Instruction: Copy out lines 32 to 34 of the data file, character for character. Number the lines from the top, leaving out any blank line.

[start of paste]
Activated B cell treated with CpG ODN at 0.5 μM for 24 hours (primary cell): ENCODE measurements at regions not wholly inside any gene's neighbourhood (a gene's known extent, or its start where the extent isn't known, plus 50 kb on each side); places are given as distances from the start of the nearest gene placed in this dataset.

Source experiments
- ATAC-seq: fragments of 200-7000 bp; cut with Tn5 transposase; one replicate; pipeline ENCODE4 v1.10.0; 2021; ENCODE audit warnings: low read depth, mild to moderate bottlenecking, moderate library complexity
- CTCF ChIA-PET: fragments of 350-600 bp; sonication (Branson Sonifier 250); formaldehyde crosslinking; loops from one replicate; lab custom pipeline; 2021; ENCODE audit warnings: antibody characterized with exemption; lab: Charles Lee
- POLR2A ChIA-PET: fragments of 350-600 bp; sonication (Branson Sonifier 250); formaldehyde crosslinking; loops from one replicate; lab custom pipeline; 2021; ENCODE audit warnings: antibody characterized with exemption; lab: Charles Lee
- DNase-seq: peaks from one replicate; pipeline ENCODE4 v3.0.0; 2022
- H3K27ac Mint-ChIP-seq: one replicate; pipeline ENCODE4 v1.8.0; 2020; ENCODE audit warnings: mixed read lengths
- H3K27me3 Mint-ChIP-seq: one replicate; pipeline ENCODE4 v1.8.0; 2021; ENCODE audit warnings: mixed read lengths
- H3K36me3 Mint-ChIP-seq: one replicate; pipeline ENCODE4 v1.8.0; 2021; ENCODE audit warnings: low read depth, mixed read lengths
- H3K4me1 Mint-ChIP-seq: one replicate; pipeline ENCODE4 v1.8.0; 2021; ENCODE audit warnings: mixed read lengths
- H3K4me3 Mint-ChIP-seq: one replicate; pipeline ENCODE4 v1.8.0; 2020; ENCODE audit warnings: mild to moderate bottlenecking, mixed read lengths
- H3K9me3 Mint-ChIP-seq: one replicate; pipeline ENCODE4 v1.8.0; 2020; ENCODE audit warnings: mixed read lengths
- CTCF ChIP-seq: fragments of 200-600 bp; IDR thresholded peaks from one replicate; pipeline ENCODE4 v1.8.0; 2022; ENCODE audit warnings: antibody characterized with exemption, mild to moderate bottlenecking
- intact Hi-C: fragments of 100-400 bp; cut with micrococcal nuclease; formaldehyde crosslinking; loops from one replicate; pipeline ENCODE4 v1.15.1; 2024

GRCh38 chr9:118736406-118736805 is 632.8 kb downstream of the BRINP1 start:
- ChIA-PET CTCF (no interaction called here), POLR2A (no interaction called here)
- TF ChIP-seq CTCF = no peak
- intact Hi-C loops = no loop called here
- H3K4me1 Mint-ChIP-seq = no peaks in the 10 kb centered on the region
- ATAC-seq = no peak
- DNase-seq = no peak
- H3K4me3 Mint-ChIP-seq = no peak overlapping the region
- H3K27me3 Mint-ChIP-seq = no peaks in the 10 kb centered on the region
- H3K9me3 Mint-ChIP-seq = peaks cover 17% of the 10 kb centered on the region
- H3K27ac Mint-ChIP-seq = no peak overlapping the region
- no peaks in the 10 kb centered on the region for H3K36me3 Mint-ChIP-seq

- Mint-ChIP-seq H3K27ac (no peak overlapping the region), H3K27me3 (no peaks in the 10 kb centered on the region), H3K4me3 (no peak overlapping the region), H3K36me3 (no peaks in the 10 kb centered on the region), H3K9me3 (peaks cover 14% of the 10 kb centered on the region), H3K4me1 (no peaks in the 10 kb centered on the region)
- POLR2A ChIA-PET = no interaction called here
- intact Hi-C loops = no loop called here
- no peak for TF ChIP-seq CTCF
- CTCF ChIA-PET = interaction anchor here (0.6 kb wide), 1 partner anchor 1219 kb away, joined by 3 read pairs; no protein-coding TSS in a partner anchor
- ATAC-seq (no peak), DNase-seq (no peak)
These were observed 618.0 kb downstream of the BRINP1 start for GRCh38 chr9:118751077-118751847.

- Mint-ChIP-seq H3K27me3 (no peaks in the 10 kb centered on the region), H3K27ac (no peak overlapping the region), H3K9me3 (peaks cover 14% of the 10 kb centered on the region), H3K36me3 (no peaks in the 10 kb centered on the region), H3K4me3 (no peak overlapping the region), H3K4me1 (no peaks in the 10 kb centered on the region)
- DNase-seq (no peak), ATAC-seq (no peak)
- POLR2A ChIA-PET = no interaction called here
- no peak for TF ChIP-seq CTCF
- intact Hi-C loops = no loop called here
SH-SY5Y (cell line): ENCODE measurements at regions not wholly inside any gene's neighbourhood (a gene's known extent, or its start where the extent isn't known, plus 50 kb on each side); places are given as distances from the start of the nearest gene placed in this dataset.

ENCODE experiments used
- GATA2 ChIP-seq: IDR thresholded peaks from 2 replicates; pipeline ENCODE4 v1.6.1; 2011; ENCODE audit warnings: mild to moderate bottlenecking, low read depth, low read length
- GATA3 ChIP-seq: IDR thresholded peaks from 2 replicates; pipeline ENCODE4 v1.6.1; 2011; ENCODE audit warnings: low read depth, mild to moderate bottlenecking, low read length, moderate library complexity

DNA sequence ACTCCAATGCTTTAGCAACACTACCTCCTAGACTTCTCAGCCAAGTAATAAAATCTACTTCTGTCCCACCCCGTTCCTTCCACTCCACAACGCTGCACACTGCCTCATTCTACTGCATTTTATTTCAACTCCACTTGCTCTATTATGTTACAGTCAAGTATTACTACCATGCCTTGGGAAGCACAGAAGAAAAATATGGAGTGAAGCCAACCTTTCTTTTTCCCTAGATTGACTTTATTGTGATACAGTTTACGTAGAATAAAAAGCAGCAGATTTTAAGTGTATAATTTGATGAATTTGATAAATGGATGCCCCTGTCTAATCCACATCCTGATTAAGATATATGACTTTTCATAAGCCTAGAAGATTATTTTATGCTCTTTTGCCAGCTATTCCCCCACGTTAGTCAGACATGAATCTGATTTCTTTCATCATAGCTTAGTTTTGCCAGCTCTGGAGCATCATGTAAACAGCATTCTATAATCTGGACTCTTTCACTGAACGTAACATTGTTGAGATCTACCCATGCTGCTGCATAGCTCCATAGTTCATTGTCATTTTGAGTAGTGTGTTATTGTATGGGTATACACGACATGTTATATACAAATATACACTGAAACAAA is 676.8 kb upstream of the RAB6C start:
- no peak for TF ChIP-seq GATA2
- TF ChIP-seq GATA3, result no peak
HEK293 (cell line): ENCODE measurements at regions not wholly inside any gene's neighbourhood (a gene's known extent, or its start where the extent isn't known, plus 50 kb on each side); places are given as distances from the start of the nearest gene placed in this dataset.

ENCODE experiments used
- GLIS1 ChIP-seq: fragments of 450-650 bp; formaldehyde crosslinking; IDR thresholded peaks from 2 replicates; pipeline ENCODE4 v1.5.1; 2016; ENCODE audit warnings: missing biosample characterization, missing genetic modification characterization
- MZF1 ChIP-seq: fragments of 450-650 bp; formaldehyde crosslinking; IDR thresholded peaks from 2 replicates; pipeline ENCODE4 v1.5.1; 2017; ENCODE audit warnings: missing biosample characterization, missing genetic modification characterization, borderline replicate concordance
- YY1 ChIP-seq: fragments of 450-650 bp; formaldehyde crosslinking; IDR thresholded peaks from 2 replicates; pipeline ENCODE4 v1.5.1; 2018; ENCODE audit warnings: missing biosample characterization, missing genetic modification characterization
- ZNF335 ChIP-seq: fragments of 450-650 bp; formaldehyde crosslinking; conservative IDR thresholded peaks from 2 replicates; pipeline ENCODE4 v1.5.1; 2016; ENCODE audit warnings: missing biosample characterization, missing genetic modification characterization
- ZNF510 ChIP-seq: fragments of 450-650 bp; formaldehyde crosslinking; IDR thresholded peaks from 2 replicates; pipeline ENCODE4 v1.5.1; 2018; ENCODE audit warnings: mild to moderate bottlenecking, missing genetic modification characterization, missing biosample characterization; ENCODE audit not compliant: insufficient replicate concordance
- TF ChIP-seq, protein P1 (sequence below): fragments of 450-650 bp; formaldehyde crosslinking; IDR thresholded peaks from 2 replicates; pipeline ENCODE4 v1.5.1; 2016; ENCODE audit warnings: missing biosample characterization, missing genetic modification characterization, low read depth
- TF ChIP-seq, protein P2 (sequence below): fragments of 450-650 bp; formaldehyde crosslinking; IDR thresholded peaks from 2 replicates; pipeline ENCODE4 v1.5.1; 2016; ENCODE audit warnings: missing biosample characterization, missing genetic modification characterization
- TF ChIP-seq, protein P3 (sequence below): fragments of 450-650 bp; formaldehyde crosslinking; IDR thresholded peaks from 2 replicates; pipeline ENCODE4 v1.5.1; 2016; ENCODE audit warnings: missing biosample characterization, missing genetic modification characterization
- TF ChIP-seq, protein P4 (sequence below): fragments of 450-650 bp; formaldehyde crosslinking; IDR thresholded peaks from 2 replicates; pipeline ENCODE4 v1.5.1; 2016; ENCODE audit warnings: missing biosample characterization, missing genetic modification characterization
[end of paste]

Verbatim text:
- ATAC-seq (no peak), DNase-seq (no peak)
These were observed 618.0 kb downstream of the BRINP1 start for GRCh38 chr9:118751077-118751847.

- Mint-ChIP-seq H3K27me3 (no peaks in the 10 kb centered on the region), H3K27ac (no peak overlapping the region), H3K9me3 (peaks cover 14% of the 10 kb centered on the region), H3K36me3 (no peaks in the 10 kb centered on the region), H3K4me3 (no peak overlapping the region), H3K4me1 (no peaks in the 10 kb centered on the region)